Christopher Nolan already established in his Bat-trilogy that he doesn't care about the source material. Thanks to those who reminded that when Zod was killed in the books a while back, it was in a pocket universe created by John Byrne, enabling Zod to be brought back into canon much later. Proof once again that the current administration doesn't care about older readers/fans.

  12. I liked the movie, or at least parts of it ... But don't love it. And a Superman movie should inspire feelings of loving it. I might pick up the DVD if it passes by cheap, say 2 bucks, or I might not. Over the past days the Superman movie has caused an itch which viewpoints like yours help scratching - your words (and that of others) help crystalize why I don't love the movie...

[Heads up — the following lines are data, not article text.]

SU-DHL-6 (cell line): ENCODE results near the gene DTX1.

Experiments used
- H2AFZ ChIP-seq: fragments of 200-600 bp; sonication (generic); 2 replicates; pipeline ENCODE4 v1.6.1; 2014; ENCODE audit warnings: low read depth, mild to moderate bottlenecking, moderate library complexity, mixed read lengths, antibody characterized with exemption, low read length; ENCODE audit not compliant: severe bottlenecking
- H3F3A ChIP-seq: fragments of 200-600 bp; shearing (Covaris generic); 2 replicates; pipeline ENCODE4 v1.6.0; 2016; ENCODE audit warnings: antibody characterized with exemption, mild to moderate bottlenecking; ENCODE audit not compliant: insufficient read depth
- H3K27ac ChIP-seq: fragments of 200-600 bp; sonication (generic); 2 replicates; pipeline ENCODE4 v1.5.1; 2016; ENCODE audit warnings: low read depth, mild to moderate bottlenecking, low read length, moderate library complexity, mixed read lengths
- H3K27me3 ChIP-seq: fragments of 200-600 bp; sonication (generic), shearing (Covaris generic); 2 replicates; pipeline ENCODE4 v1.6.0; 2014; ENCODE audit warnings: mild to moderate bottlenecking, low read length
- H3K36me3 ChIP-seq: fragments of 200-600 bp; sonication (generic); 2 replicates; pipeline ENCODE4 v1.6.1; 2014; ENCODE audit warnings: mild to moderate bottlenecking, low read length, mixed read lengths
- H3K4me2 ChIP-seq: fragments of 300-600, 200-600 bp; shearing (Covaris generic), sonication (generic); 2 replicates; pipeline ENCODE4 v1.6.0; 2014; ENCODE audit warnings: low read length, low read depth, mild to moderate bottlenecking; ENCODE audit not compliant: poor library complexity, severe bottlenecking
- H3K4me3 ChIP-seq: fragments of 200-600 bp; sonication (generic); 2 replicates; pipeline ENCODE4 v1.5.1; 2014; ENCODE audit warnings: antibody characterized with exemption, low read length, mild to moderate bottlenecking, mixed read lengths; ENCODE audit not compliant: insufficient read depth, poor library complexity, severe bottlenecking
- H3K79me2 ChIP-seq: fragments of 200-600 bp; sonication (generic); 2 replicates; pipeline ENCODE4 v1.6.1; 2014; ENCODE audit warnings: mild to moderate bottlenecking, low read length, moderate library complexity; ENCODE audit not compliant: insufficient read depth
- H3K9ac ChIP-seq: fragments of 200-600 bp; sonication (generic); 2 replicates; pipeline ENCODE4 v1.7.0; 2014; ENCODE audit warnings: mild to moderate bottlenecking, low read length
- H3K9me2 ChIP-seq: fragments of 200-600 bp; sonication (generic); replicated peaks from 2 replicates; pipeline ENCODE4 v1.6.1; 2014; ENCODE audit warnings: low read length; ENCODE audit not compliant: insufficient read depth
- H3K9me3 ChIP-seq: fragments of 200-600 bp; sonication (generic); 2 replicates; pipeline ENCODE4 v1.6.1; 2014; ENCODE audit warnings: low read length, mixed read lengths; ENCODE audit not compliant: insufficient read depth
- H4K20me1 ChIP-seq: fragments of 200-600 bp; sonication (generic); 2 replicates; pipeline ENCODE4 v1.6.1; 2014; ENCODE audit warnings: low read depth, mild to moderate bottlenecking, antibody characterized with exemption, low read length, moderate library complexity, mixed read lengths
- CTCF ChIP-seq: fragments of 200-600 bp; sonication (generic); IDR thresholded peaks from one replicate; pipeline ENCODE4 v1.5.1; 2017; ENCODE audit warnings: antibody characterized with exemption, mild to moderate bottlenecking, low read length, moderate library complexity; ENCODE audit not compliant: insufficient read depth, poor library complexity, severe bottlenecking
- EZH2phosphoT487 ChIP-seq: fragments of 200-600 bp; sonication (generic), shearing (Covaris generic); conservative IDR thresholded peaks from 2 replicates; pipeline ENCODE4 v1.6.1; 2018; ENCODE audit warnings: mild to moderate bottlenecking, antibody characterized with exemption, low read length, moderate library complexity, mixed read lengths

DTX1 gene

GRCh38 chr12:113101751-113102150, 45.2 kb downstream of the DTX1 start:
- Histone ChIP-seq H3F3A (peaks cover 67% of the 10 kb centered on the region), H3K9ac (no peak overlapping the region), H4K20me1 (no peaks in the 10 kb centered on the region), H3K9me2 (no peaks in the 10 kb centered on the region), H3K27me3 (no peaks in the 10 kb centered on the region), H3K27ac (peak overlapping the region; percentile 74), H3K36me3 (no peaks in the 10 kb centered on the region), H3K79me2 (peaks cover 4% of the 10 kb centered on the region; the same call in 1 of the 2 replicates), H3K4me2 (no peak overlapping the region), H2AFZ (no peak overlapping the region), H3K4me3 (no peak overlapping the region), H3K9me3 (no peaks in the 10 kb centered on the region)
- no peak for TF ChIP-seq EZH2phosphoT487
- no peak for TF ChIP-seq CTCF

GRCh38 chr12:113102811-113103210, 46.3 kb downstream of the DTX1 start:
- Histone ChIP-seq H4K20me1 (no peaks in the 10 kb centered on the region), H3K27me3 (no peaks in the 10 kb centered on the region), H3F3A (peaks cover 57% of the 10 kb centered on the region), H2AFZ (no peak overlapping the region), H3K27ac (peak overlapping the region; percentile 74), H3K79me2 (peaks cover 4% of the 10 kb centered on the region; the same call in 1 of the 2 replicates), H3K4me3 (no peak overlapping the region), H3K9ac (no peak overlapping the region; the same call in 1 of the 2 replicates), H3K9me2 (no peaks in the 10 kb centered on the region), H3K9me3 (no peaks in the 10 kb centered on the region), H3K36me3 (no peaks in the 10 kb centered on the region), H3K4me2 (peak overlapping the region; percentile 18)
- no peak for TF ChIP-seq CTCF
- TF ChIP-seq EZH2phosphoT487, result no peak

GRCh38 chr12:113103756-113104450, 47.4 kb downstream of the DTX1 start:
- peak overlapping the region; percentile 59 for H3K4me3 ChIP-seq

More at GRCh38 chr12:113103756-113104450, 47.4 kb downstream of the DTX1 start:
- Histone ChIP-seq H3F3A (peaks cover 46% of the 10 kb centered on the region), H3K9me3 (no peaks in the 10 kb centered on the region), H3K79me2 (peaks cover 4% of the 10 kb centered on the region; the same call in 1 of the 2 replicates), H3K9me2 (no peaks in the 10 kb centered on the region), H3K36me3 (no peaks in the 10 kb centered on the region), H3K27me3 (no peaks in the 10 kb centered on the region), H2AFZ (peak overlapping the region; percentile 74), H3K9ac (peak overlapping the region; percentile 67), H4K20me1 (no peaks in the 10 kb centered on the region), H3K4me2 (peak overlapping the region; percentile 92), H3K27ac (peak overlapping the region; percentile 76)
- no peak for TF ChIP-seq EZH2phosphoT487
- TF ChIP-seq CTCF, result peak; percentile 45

My Superman is of the '70s and '80s. I read it for a while after the Byrne reboot, but had long and truly left when he (Superman) got killed. I've followed bits and pieces since, but it's like grabbing hold of a ghost. Perhaps I'm stuck in the past too........ but so what.


  13. Well done (as usual), Tony! Even if I disagree with some things, the overall message is spot-on. (Thanks to Nicky Wheeler-Nicholson, who recommended your post in her blog about the film.) A few points:

    --I had no idea all that had happened with NEB (I don't think you even went into it in your CBG columns)--holy crap! Sounds tailor-made for AMERICAN GREED. I hope it was cathartic getting it out here at least, and that you take comfort in karma; those responsible will get what they deserve.